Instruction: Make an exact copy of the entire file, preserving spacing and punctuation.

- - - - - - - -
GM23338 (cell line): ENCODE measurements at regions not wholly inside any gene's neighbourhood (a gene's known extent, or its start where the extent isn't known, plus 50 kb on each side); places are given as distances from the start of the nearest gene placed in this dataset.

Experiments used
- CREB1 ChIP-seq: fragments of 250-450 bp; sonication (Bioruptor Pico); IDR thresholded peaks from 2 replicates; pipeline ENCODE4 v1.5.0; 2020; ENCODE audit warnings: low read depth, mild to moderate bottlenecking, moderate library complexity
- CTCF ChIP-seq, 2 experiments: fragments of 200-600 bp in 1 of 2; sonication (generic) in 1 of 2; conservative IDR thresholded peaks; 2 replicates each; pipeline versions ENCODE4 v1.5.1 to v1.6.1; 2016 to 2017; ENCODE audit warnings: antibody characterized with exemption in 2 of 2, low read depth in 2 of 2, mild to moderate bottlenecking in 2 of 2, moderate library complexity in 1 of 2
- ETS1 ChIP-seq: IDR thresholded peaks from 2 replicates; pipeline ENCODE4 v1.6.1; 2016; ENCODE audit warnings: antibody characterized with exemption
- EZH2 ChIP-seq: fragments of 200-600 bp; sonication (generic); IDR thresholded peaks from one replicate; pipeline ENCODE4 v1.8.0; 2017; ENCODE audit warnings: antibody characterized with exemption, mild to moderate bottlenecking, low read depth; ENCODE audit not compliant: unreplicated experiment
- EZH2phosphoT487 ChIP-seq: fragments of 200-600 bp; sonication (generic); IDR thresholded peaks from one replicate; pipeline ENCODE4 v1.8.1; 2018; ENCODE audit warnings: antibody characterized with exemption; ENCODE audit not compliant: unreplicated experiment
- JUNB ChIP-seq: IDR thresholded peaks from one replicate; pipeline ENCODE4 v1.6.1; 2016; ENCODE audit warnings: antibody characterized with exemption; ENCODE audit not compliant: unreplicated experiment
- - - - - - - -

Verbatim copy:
GM23338 (cell line): ENCODE measurements at regions not wholly inside any gene's neighbourhood (a gene's known extent, or its start where the extent isn't known, plus 50 kb on each side); places are given as distances from the start of the nearest gene placed in this dataset.

Experiments used
- CREB1 ChIP-seq: fragments of 250-450 bp; sonication (Bioruptor Pico); IDR thresholded peaks from 2 replicates; pipeline ENCODE4 v1.5.0; 2020; ENCODE audit warnings: low read depth, mild to moderate bottlenecking, moderate library complexity
- CTCF ChIP-seq, 2 experiments: fragments of 200-600 bp in 1 of 2; sonication (generic) in 1 of 2; conservative IDR thresholded peaks; 2 replicates each; pipeline versions ENCODE4 v1.5.1 to v1.6.1; 2016 to 2017; ENCODE audit warnings: antibody characterized with exemption in 2 of 2, low read depth in 2 of 2, mild to moderate bottlenecking in 2 of 2, moderate library complexity in 1 of 2
- ETS1 ChIP-seq: IDR thresholded peaks from 2 replicates; pipeline ENCODE4 v1.6.1; 2016; ENCODE audit warnings: antibody characterized with exemption
- EZH2 ChIP-seq: fragments of 200-600 bp; sonication (generic); IDR thresholded peaks from one replicate; pipeline ENCODE4 v1.8.0; 2017; ENCODE audit warnings: antibody characterized with exemption, mild to moderate bottlenecking, low read depth; ENCODE audit not compliant: unreplicated experiment
- EZH2phosphoT487 ChIP-seq: fragments of 200-600 bp; sonication (generic); IDR thresholded peaks from one replicate; pipeline ENCODE4 v1.8.1; 2018; ENCODE audit warnings: antibody characterized with exemption; ENCODE audit not compliant: unreplicated experiment
- JUNB ChIP-seq: IDR thresholded peaks from one replicate; pipeline ENCODE4 v1.6.1; 2016; ENCODE audit warnings: antibody characterized with exemption; ENCODE audit not compliant: unreplicated experiment